The song is a charming tune and the tempo is perfect for chair dancing movements. It has a wonderful flow and waltz tempo that will provide musical variety to your class and inspire your choreography. 

A visual snippet from the NFB vignette 

A visual snippet from the NFB vignette 



Blue Skies

This week the timeless classic “Blue Skies” was written by the brilliant composer Irving Berlin in 1926. The beautiful and simple lyrics he wrote were quite likely a reflection of the world’s post war optimism. 

The first live performance of this song was in a play called Betsy. If what I read is true, the woman who performed “Blue Skies” on opening night, Belle Baker, received 24 encores to sing the song. By the 24th time she apparently forgot some of the words so.........

Besame Mucho

Winter gets pretty long in Toronto so I have escaped to warm weather on Isla Mujeres which literally translated means the Island of Women. History states that when a Spanish slave trader from Cuba  named Francisco Hernandez Cordova came to the island in 1517 looking for silver, gold and slaves he found temples, ruins, a few gold artifacts and statues of women; the Mayan goddess Ixchel and her daughter's and daughter in laws Ixchebeliax, Ixhunie and Ixhunieta. The island was supposedly a sanctuary for Ixchel who was goddess of the moon, fertility, medicine and happiness. At the ruins of what was believed to be her temple is where the sun casts its first light on Mexico as it rises each day. 

In 1940, there was a young Mexican female songwriter named Consuelo Velasquez who wrote one of the most popular recorded love songs of all times......

Everything Old is New Again

About two years ago I was searching for a tune that could accompany the theme of a conference I was presenting at; Everything Old is New Again was what they chose so I began my search. Turned out it was easier than I thought as I almost immediately came across a song co-written by the late great Australian composer/performer/piano player Peter Allen entitled “Everything Old is New Again”.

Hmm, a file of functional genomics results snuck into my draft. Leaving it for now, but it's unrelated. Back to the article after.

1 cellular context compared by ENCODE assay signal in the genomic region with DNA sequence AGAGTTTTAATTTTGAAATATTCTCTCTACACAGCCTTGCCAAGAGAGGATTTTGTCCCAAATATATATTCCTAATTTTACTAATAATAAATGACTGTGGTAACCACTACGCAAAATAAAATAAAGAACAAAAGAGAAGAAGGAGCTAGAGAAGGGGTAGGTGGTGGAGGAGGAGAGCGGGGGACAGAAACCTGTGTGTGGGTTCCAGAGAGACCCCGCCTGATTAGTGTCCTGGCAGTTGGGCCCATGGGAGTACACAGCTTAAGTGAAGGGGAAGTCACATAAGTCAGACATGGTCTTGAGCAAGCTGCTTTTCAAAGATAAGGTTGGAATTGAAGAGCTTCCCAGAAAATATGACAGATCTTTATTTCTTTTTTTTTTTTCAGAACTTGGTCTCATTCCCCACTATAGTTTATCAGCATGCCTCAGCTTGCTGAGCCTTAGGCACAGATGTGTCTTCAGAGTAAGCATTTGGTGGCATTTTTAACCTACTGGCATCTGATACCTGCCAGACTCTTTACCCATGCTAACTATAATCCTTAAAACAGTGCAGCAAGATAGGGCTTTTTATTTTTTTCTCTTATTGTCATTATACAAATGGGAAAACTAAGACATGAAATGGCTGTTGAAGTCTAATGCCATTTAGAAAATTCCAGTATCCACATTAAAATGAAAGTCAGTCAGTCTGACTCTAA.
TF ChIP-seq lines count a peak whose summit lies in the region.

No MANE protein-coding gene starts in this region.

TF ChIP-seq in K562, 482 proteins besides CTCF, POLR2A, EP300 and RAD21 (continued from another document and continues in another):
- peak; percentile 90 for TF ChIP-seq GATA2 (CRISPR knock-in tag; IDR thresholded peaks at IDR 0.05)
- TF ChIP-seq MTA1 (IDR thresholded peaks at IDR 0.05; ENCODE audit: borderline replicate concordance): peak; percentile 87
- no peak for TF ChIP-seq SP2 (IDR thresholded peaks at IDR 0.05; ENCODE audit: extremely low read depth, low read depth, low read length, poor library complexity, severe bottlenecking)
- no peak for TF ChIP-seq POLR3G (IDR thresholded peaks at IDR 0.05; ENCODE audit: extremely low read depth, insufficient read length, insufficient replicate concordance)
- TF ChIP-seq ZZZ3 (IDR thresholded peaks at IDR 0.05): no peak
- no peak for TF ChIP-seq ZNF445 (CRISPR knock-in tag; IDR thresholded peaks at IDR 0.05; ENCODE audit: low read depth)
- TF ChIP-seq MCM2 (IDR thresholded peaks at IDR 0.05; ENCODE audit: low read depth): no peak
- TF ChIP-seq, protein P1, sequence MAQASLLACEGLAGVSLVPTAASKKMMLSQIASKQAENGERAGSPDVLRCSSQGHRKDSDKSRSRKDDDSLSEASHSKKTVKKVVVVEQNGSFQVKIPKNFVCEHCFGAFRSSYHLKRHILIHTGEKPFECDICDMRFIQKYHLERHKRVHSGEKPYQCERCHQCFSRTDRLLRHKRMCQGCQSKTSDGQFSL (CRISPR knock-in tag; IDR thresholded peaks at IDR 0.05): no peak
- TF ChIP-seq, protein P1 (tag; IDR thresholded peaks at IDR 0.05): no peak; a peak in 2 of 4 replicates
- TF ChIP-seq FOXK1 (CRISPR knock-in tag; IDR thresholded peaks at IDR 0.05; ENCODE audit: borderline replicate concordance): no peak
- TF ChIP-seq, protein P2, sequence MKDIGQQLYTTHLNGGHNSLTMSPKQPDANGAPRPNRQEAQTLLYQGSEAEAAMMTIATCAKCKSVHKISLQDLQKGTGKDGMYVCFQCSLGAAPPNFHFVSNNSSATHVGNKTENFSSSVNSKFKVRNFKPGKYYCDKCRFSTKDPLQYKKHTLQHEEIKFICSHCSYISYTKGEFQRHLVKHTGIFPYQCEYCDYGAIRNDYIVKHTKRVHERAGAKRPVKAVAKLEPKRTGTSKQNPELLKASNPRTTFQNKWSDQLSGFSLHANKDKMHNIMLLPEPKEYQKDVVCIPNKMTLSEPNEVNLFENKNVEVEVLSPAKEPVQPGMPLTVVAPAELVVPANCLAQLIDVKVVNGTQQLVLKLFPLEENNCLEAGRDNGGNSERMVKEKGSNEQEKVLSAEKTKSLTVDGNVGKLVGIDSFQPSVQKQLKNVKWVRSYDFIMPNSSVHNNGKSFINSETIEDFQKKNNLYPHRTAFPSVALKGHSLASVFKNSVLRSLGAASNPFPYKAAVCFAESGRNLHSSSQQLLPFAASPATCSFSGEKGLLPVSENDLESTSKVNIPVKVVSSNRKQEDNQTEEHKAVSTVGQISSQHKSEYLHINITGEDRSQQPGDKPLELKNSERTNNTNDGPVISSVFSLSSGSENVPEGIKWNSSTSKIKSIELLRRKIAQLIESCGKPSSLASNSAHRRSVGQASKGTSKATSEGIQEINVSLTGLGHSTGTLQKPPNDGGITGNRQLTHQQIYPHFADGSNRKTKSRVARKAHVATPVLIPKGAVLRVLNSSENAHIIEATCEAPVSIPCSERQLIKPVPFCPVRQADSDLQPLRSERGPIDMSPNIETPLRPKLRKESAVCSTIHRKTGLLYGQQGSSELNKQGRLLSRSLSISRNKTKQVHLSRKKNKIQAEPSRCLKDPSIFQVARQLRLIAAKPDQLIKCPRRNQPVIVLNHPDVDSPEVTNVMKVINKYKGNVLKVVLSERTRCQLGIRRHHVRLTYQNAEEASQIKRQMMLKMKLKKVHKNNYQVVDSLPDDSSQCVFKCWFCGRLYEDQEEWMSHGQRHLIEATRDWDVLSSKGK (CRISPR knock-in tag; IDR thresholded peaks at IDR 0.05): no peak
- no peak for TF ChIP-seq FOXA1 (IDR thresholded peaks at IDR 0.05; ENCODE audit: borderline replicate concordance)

Peter Allen came to the United Stated in a rather interesting way. Judy’ Garland’s husband saw him perform in Hong Kong and invited him to play with Judy in London and back in the U.S. No doubt through his association with Judy Garland, Peter Allen met Liza Minelli and went on to become......


I’m writing this week's “Song of The Week” blurb from my parent’s home in Ottawa on Remembrance Day. A lot to think about with the passing yesterday of perhaps our country’s most renowned poet singer songwriter Leonard Cohen and remembering those brave souls who gave their lives for our freedom. Leonard Cohen’s uninhibited freedom of expression was the gift he shared with the world so in his honour I think it would only be right to choose his most famous song “Hallelujah”. There are a multitude of musical and written interpretations of this brilliant composition and that’s what makes it such a beautiful piece of work. When something can connect so many people yet mean something different to each and every individual it holds a special power.